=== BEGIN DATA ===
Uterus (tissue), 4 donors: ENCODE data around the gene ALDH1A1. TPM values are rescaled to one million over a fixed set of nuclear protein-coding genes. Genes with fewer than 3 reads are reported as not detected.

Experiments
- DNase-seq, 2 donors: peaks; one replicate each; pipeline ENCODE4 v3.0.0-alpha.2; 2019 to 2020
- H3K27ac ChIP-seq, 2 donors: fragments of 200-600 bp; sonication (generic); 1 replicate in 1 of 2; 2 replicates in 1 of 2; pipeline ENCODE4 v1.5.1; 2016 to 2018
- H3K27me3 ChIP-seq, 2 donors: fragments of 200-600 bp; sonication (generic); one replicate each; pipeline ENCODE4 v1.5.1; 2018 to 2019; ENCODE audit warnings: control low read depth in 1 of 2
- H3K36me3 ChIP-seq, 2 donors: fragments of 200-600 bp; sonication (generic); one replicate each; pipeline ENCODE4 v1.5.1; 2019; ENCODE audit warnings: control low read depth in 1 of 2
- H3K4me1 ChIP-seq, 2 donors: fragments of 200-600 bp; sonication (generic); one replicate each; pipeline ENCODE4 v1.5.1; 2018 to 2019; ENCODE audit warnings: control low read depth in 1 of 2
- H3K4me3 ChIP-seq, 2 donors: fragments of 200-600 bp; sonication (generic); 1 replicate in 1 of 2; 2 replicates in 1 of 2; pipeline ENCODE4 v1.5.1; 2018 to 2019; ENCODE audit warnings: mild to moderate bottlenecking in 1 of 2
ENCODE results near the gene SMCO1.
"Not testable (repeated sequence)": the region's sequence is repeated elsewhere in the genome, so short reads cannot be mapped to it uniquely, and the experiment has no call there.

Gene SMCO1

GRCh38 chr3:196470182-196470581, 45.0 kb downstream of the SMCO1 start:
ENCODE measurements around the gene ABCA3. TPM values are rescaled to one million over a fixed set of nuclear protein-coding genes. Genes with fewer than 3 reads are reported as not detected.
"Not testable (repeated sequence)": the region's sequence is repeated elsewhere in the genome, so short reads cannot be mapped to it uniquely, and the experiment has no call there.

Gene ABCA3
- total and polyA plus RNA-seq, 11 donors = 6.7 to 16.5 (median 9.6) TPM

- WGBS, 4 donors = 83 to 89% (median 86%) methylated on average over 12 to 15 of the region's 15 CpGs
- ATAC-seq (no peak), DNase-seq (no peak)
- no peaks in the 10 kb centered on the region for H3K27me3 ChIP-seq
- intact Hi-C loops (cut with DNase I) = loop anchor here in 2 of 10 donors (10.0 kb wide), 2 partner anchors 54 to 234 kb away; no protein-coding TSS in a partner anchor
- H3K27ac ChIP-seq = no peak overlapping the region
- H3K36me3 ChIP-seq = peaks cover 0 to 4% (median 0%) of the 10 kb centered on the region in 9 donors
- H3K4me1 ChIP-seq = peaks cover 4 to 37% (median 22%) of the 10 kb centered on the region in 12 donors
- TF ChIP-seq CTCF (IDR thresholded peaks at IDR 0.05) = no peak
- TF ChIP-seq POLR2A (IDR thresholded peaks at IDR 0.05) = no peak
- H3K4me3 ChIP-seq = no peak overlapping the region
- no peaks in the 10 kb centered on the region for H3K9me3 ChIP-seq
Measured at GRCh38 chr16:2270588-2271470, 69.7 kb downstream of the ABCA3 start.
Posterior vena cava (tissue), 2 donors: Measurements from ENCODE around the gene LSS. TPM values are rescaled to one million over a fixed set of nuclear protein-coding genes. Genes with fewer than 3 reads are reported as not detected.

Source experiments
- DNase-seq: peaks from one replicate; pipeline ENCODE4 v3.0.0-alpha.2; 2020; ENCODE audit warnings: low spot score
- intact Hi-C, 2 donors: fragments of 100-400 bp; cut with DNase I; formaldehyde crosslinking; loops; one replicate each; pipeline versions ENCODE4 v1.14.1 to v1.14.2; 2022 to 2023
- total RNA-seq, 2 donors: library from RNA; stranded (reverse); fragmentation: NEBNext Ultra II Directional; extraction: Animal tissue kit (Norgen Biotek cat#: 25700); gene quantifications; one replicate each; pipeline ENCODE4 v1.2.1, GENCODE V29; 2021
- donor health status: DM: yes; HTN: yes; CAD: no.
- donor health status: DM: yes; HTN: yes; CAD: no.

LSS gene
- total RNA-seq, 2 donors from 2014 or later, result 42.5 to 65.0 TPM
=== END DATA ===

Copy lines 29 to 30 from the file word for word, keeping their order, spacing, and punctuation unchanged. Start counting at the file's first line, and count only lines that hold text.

Posterior vena cava (tissue), 2 donors: Measurements from ENCODE around the gene LSS. TPM values are rescaled to one million over a fixed set of nuclear protein-coding genes. Genes with fewer than 3 reads are reported as not detected.

Source experiments